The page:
Saturday, September 1, 2012

Answer To The Quiz

Back on August 23, 2012, I posted a quiz, to be answered in short essay. I received a few replies. The target audience: newbies. Regular readers knew where I was going with this quiz.

The question posed was this: if it is taking less time to drill and complete a well, why are well costs going up?

As a reminder, two data points:
  • wells are costing significantly more, often $10 million, and there are reports of one particular Bakken well costing upwards of $20 million
  • the time it takes to drill a well has come down significantly, from 45 to 60 days in the early Bakken boom to less than 20 days now
So, all things being equal, the cost of a new well should be significantly less. 

I specifically stated that "inflation" or answers to that effect would not be accepted.

I was looking for two specific reasons explaining the high cost of today's Bakken wells.

The answer(s):

There are two components for a Bakken well: a) drilling to total depth (the vertical well, the curve, and the horizontal); and, b) completing the well, generally fracking, when talking about a Bakken well.

The cost of a Bakken well, to drill it and to complete it, can then be broken into two pieces.

First, the drilling to total depth.

Had all things (but one) remained unchanged throughout the past two years in the Bakken,  the cost of drilling would have come down (again, remember, I nixed "inflation" as a reply), because the time to drill to total depth had been cut in half. But one of the reasons that time to reach total depth has been cut in half is due to the new rigs that are being used in the Bakken. These are specialty rigs designed specifically for the Bakken. Whether one buys the rigs or rents them, the day rate is significantly higher than the previous rigs. Part of the increased day rates will be due to the increased use of diamond bits, as alluded to by Lynn Helms in a recent interview.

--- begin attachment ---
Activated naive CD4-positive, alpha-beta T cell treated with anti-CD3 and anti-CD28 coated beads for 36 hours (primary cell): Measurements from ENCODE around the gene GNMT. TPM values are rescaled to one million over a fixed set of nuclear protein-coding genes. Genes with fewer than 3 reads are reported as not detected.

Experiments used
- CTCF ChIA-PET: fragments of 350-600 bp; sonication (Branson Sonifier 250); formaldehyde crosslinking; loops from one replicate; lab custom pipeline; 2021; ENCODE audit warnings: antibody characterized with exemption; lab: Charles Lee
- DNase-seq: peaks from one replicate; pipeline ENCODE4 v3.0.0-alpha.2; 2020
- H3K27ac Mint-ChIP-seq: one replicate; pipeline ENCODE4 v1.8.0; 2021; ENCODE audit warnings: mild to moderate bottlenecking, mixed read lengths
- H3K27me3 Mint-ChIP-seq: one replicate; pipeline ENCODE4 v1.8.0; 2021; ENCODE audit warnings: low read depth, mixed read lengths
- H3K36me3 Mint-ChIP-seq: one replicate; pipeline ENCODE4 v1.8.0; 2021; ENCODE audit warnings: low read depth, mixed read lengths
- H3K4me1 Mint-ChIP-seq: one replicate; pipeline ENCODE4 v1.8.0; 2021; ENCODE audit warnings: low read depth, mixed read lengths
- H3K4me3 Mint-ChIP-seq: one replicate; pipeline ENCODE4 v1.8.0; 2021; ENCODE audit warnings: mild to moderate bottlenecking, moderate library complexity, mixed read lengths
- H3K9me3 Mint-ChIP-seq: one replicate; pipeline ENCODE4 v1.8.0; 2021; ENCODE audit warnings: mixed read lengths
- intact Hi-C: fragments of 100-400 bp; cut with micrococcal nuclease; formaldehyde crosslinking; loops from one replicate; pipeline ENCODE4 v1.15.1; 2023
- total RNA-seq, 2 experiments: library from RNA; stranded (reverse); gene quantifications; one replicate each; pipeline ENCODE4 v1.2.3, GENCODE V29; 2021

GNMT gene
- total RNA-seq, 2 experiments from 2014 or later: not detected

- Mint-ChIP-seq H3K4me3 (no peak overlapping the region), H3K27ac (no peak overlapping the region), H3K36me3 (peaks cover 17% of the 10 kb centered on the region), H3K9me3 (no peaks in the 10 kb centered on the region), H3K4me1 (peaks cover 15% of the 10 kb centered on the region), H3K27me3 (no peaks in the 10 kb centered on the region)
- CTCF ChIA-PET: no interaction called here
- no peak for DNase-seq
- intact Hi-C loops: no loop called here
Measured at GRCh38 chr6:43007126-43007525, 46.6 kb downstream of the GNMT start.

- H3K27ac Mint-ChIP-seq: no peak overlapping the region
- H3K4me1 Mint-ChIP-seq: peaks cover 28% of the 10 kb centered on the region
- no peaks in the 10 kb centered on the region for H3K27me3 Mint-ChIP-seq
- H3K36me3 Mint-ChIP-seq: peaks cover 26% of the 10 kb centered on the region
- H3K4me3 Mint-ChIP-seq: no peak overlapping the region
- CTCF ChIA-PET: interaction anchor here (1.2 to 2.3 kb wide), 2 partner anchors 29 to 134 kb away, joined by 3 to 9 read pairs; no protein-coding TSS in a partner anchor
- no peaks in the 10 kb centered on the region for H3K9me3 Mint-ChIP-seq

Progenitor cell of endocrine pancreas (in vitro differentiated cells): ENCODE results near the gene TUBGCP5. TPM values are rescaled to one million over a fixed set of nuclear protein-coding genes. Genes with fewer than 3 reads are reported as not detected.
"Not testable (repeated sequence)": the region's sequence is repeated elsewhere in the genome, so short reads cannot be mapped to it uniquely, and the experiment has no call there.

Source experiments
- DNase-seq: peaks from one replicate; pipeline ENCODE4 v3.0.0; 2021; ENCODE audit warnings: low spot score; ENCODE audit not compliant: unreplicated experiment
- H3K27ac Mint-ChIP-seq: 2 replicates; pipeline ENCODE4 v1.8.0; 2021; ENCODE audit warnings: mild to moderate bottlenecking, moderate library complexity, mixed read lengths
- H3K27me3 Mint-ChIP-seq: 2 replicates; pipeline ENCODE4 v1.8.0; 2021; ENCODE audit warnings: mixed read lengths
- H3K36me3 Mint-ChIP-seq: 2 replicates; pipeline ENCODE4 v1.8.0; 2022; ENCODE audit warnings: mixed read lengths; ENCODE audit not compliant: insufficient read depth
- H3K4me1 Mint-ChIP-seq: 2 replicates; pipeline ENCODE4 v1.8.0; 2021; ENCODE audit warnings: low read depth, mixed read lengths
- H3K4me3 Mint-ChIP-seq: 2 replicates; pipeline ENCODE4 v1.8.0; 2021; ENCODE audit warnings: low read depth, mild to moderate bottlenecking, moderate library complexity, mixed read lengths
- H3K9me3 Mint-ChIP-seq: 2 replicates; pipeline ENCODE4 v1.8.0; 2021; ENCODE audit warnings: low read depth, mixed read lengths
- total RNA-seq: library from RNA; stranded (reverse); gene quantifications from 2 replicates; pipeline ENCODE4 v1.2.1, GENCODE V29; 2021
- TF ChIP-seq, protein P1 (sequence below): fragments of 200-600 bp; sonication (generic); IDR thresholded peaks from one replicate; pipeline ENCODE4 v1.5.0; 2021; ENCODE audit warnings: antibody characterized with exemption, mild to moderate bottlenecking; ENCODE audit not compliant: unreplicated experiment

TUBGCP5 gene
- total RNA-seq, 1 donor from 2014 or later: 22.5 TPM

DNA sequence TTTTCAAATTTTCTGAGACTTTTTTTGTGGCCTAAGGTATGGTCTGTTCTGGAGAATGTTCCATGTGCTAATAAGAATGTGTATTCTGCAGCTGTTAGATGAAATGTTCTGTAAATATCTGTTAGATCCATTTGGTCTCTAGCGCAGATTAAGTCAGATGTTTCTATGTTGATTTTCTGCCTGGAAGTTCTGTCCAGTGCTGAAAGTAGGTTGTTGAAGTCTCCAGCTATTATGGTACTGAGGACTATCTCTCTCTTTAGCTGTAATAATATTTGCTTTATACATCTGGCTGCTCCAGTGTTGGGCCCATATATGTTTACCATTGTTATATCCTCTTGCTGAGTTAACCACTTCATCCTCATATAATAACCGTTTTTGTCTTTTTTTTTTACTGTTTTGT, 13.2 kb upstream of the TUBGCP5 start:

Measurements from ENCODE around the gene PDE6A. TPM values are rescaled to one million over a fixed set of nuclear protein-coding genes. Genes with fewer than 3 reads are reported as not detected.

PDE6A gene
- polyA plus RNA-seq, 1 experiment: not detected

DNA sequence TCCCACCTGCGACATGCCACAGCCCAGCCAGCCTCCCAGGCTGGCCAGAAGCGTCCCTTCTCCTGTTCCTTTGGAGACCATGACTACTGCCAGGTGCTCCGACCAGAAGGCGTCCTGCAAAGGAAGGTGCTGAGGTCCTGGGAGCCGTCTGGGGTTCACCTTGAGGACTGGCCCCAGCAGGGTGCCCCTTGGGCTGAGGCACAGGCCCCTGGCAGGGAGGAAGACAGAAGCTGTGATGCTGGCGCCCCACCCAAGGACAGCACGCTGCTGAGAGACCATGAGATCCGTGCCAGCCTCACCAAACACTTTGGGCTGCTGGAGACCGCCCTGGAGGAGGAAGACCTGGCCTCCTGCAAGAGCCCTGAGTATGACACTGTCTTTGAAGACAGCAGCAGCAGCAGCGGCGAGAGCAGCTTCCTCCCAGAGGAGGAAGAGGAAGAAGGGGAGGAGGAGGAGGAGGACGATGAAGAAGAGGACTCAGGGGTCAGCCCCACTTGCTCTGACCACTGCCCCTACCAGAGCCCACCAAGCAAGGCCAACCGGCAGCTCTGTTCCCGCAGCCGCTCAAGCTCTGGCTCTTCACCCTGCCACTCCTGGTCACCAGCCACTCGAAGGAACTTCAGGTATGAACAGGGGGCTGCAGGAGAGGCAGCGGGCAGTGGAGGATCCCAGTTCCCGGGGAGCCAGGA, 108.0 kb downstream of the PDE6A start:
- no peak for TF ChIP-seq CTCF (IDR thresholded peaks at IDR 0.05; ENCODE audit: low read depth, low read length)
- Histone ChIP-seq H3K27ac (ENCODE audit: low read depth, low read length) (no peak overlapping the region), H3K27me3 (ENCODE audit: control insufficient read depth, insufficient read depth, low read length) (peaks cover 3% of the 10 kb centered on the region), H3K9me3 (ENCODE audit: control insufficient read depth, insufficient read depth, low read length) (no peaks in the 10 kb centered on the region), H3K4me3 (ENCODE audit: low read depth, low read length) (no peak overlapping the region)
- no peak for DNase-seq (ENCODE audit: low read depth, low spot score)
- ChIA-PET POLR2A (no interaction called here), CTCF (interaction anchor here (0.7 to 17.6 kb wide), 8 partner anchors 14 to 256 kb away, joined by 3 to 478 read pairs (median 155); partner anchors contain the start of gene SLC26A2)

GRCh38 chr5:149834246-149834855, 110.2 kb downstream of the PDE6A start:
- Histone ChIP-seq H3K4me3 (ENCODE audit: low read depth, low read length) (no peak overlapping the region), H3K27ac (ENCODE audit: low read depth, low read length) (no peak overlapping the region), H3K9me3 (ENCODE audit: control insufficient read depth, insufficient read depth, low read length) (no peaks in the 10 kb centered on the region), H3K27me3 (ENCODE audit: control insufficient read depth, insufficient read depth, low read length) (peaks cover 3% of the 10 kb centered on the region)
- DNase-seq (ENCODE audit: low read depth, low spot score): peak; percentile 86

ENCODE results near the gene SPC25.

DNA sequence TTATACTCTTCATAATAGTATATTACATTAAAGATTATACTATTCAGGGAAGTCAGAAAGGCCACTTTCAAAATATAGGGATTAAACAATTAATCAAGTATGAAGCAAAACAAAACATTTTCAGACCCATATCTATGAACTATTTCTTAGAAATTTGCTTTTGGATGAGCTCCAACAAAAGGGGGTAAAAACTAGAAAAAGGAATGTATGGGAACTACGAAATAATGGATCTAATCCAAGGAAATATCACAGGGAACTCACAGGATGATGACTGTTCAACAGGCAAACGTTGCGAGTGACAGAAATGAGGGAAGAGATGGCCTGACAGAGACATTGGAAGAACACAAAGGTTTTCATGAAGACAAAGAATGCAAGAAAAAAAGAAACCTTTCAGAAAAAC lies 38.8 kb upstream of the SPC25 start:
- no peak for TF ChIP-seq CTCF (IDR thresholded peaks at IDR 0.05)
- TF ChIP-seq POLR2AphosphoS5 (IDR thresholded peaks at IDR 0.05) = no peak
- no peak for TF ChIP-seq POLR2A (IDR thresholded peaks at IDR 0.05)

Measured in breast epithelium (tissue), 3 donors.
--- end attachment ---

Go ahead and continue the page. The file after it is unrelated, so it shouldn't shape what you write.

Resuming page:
Second, completing/fracking the wells.

This is real, real easy. The answer to increased cost for completing a well -- increased amount of proppant. There are two issues with regard to fracking: a) what to use; and, b) how much to use.

With regard to what to use, I believe ceramic costs on the order of 10:1 vs sand. I could be way wrong on that. 

With regard to how much to us, there is no question: a lot. EOG recently fracked three wells with eight million pounds, eight million pounds, and nine million pounds of sand (no ceramics), respectively.

So, what does this mean?

Day rates with these new rigs probably won't go down in the next year. Drilling to depth is probably a wash with regard to costs. With the new rigs, operators are saving huge amounts of money with regard to personnel costs (20 days vs 60 days for roughnecks, two geologists, truck drivers waiting to unload supplies) and with "walking" their rigs on pad drilling. But those savings will be offset by higher day rates. Operators feel they can knock off about $800,000 or maybe even a million dollars per well by pad drilling. 

But that savings is peanuts compared to what proppant and guar is going to cost them. I assume if they use more proppant they also need to use more guar (I could be wrong on that). 

Operators are under huge pressure to cut costs. If the cost of proppants is the 800-pound gorilla in the cost of a completed well, that's where operators will look next.

The first question will be, as noted above, what should be used? The answer: sand, and sand alone. See an earlier post regarding the QEP/Helis deal for that commentary.

How much proppant should be used? That's the $64,000 million dollar question. I think the answer will be: a lot. EOG appears to be testing that thesis by blowing away the middle Bakken with nine million pounds of sand. For newbies, folks thought the four million pounds that BEXP routinely used was "over the top." But nine million pounds is incredible. 

If an operator has to buy sand from a middle man, that increases the cost of the sand significantly. The cost comes down if an operator owns the sand quarries. EOG owns many, many sand quarries in Wisconsin or in some state east of the Bakken. 

Once we start seeing QEP complete the Helis wells they've bought we'll get the first clue on what to use. I will be most interested to see how much they use. 


For newbies: Whiting says they are the low-cost operator for drilling/completing a Bakken well, stating they can drill a Bakken well for $7 million and in some of the Bakken down to $6 million. Other operators may disagree but that's from Whiting's corporate presentations.


  1. Slawson is under $5 for 640's BTW

    1. That surprises me but at the same time it shouldn't, I suppose.

      I have always blogged that Slawson has some great wells; I assume that carries over to managing their costs.